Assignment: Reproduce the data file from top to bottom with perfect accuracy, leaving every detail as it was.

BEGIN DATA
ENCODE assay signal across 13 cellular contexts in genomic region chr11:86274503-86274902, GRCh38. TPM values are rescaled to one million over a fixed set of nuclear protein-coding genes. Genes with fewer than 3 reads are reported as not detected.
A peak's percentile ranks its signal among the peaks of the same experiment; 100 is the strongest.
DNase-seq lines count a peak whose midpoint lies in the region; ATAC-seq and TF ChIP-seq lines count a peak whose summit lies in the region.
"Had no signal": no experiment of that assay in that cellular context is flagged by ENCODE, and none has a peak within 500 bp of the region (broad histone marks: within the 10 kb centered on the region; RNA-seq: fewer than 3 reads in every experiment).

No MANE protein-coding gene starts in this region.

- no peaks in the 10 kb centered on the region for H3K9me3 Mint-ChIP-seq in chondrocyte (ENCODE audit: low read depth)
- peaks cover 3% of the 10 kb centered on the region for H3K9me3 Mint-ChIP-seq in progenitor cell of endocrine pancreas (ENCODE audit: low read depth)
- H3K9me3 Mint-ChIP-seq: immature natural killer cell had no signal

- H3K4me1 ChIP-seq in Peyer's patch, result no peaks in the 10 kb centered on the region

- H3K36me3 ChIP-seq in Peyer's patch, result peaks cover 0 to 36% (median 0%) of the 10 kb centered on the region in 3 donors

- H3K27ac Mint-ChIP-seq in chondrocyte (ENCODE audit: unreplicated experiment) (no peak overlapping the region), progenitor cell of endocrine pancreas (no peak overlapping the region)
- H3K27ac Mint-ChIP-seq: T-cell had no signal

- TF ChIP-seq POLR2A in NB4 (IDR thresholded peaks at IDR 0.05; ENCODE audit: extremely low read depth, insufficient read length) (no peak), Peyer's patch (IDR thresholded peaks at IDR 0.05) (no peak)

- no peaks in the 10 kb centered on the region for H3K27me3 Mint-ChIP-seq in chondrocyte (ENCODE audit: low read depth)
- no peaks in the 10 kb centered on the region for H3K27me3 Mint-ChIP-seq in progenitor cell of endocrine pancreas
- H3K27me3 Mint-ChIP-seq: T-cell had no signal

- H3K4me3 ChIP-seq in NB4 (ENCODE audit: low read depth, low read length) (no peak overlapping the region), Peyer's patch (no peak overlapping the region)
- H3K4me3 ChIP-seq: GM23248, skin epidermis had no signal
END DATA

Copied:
ENCODE assay signal across 13 cellular contexts in genomic region chr11:86274503-86274902, GRCh38. TPM values are rescaled to one million over a fixed set of nuclear protein-coding genes. Genes with fewer than 3 reads are reported as not detected.
A peak's percentile ranks its signal among the peaks of the same experiment; 100 is the strongest.
DNase-seq lines count a peak whose midpoint lies in the region; ATAC-seq and TF ChIP-seq lines count a peak whose summit lies in the region.
"Had no signal": no experiment of that assay in that cellular context is flagged by ENCODE, and none has a peak within 500 bp of the region (broad histone marks: within the 10 kb centered on the region; RNA-seq: fewer than 3 reads in every experiment).

No MANE protein-coding gene starts in this region.

- no peaks in the 10 kb centered on the region for H3K9me3 Mint-ChIP-seq in chondrocyte (ENCODE audit: low read depth)
- peaks cover 3% of the 10 kb centered on the region for H3K9me3 Mint-ChIP-seq in progenitor cell of endocrine pancreas (ENCODE audit: low read depth)
- H3K9me3 Mint-ChIP-seq: immature natural killer cell had no signal

- H3K4me1 ChIP-seq in Peyer's patch, result no peaks in the 10 kb centered on the region

- H3K36me3 ChIP-seq in Peyer's patch, result peaks cover 0 to 36% (median 0%) of the 10 kb centered on the region in 3 donors

- H3K27ac Mint-ChIP-seq in chondrocyte (ENCODE audit: unreplicated experiment) (no peak overlapping the region), progenitor cell of endocrine pancreas (no peak overlapping the region)
- H3K27ac Mint-ChIP-seq: T-cell had no signal

- TF ChIP-seq POLR2A in NB4 (IDR thresholded peaks at IDR 0.05; ENCODE audit: extremely low read depth, insufficient read length) (no peak), Peyer's patch (IDR thresholded peaks at IDR 0.05) (no peak)

- no peaks in the 10 kb centered on the region for H3K27me3 Mint-ChIP-seq in chondrocyte (ENCODE audit: low read depth)
- no peaks in the 10 kb centered on the region for H3K27me3 Mint-ChIP-seq in progenitor cell of endocrine pancreas
- H3K27me3 Mint-ChIP-seq: T-cell had no signal

- H3K4me3 ChIP-seq in NB4 (ENCODE audit: low read depth, low read length) (no peak overlapping the region), Peyer's patch (no peak overlapping the region)
- H3K4me3 ChIP-seq: GM23248, skin epidermis had no signal